More than 68,000 metric tons of used fuel from nuclear power plants and about 13,000 metric tons of military waste. About 2,000 metric tons are produced every year.

Is this waste dangerous?

It is very radioactive, and will remain so for thousands of years. Direct exposure can cause cancer and even death. When properly stored and managed, however, most believe it does not pose a risk to human health or the environment.

Where is all this waste?

In storage in 35 states. Most of the military’s high-level radioactive waste is stored at the Hanford facility in Washington, the Idaho National Laboratory site, the Savannah River site near the border of South Carolina and Georgia, and the West Valley site near Buffalo, N.Y. In 31 states, commercial waste is stored at the operating nuclear power facility producing it; in four states, the waste remains onsite at closed power plants. The military waste could theoretically stay at the four major sites permanently. The safest place to store waste, however, is underground in a geologic repository.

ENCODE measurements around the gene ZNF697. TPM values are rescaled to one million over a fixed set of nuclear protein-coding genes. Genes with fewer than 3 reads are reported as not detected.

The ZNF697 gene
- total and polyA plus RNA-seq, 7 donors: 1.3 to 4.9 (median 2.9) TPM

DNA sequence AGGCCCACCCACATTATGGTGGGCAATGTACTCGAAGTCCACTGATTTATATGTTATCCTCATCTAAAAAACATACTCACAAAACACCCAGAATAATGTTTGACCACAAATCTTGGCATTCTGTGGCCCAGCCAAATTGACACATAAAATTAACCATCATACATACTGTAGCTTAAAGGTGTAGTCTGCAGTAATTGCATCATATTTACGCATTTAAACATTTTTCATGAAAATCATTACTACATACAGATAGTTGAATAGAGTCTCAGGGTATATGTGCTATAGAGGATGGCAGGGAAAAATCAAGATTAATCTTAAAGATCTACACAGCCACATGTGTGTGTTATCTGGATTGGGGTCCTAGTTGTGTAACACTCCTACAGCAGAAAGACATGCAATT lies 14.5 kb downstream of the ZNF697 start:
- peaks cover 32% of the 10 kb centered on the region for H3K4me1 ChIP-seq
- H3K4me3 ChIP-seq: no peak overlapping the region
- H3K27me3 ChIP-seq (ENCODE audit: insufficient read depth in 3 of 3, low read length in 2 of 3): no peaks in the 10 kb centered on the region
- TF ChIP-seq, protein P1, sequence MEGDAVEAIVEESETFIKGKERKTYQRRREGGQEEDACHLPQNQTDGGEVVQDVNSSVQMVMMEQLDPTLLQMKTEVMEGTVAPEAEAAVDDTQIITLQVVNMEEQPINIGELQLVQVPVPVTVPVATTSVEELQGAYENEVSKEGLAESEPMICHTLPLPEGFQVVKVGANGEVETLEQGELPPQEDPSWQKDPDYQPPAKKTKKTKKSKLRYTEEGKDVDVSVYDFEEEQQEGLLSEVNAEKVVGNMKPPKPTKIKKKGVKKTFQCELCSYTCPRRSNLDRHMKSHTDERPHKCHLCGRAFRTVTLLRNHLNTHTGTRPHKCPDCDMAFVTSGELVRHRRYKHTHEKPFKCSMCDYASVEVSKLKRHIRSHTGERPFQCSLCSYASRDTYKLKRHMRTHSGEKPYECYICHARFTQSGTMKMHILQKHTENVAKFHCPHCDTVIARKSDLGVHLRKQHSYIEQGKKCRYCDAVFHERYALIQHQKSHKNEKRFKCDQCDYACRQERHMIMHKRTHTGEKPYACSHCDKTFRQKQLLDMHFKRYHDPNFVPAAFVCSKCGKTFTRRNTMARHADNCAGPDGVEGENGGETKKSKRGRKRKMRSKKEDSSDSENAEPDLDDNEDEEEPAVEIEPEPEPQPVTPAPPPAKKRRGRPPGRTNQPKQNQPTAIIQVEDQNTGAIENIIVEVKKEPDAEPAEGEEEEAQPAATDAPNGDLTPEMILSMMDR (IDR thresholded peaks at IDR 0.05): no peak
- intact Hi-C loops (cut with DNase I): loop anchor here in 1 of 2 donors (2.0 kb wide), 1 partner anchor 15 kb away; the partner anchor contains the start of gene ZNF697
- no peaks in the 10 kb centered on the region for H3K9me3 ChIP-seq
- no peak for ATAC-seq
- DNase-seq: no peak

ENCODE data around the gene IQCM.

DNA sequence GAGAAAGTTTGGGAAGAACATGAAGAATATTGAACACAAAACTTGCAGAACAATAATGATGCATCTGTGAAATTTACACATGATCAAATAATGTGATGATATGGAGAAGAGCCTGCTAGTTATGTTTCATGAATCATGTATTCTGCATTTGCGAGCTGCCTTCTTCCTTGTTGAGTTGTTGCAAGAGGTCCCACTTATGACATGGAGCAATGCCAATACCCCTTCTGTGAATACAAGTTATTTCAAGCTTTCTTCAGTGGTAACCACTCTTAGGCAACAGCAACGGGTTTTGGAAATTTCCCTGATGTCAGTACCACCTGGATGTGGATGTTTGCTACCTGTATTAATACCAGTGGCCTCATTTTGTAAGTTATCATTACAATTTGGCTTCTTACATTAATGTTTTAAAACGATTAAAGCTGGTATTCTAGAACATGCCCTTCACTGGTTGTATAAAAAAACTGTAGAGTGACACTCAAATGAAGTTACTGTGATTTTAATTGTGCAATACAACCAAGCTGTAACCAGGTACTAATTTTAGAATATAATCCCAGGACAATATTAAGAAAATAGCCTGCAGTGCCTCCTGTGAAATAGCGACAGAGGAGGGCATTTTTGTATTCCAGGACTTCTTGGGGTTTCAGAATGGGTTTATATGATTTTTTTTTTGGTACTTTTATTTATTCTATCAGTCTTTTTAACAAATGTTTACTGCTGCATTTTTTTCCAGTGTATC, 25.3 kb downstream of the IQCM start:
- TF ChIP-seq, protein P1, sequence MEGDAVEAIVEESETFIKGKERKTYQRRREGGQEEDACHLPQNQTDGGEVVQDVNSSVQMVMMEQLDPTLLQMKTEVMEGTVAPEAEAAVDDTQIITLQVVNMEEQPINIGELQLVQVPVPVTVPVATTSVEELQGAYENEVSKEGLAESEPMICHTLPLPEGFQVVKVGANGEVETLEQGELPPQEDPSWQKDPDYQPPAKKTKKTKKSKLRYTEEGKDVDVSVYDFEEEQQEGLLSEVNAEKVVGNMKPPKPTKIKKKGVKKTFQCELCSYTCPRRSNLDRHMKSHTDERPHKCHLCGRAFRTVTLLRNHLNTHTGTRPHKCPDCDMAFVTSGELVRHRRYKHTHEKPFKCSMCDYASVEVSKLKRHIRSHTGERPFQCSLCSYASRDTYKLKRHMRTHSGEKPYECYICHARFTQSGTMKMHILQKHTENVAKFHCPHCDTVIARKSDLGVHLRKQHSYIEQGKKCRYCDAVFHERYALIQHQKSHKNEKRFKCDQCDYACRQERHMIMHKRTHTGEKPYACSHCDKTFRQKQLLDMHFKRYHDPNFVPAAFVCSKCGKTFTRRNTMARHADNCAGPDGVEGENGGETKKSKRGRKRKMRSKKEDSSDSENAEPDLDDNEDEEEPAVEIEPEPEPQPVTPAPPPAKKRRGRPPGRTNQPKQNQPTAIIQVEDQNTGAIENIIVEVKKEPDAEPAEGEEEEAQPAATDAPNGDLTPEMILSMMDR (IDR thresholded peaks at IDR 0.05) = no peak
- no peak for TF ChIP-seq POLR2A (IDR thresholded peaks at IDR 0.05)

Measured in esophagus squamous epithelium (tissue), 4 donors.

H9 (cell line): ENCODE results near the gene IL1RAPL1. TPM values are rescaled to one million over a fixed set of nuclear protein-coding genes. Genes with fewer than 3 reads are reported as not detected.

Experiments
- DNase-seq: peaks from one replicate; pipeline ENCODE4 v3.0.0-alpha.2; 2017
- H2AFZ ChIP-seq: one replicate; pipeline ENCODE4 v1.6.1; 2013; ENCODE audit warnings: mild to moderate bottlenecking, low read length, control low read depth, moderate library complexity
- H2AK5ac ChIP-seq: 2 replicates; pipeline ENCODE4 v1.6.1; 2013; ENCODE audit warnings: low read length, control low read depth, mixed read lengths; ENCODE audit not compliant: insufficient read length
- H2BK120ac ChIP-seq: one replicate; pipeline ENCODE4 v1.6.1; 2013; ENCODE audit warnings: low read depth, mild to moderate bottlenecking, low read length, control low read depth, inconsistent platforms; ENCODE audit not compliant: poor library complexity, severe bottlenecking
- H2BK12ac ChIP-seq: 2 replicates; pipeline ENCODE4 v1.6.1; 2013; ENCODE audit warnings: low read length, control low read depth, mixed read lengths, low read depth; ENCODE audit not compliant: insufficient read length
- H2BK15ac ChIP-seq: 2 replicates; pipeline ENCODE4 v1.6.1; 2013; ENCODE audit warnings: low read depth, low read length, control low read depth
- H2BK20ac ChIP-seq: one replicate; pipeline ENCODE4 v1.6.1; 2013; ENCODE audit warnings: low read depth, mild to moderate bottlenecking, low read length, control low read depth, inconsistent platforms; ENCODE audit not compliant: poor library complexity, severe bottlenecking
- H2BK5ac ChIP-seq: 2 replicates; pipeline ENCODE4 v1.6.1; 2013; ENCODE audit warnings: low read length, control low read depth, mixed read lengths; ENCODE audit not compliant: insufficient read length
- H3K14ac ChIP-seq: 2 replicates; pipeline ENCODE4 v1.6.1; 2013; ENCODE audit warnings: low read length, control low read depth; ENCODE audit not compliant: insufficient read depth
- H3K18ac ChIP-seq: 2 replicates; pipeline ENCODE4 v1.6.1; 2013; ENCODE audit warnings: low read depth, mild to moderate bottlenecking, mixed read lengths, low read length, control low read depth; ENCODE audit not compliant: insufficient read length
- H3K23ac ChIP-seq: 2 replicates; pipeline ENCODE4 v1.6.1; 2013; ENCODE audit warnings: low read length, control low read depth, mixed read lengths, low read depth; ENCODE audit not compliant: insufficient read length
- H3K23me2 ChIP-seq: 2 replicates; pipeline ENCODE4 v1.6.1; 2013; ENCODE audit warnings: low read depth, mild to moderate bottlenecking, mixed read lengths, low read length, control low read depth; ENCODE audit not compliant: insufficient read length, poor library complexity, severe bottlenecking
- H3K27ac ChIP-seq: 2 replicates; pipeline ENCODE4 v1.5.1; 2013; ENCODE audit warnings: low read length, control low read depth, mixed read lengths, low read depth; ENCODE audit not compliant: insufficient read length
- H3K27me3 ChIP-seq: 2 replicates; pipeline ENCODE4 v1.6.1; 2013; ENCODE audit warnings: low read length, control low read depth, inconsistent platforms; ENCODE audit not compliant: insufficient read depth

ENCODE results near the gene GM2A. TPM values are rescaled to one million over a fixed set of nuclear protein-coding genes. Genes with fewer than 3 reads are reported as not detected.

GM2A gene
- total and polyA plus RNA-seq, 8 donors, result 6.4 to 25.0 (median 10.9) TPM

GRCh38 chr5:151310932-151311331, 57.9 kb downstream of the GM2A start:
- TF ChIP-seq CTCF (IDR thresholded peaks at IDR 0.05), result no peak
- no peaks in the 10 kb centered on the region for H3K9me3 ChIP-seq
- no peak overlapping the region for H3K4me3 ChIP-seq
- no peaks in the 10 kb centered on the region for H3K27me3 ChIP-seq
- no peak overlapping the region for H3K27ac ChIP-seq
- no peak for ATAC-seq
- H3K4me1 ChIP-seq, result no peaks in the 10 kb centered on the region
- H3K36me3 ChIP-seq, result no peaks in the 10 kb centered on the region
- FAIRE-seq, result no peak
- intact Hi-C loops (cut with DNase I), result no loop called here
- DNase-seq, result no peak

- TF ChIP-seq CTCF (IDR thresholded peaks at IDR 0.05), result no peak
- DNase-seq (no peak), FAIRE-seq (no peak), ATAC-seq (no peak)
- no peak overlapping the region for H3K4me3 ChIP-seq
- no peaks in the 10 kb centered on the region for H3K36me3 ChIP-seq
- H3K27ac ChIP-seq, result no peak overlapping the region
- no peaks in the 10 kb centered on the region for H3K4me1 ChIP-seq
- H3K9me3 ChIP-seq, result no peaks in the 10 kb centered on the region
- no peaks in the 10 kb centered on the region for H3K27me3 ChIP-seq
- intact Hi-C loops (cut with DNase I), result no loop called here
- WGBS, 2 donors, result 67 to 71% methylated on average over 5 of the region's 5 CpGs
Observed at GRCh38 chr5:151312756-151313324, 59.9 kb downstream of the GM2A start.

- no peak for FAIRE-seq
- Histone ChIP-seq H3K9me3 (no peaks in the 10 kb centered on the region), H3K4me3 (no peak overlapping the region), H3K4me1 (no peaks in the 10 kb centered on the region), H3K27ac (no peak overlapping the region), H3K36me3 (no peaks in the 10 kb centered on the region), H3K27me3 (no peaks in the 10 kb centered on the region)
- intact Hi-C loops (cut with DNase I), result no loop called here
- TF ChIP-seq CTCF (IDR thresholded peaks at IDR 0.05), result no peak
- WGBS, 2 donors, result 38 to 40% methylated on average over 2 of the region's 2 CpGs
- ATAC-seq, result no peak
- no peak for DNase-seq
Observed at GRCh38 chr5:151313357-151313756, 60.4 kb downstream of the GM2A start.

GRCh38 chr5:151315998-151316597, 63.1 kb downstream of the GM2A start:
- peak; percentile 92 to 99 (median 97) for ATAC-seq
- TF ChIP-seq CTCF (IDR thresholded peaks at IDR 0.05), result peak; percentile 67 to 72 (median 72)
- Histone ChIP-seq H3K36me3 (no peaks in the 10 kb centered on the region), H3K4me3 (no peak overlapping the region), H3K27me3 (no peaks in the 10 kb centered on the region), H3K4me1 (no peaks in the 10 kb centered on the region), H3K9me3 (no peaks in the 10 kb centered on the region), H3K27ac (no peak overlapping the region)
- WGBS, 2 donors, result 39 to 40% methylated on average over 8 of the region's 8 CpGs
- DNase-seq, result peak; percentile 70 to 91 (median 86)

How is the waste stored?

First in pools of water at least 20 feet deep. It cools there for five to 10 years. The water shields workers and the surrounding environment from the radiation. After the initial cooling period, the fuel can either stay in the pools or be moved to dry casks—leak-proof steel and concrete cylinders. The U.S. Nuclear Regulatory Commission has determined that the waste can be safely stored this way for at least 30 years after a plant stops operating.

How do other countries store high-level waste?

In wet pools and dry casks at nuclear power plants. No country has yet to open a permanent underground storage place, although significant progress toward opening sites is being made in several countries. Finland and Sweden are furthest along, having selected sites with local support and pursued approval to begin construction.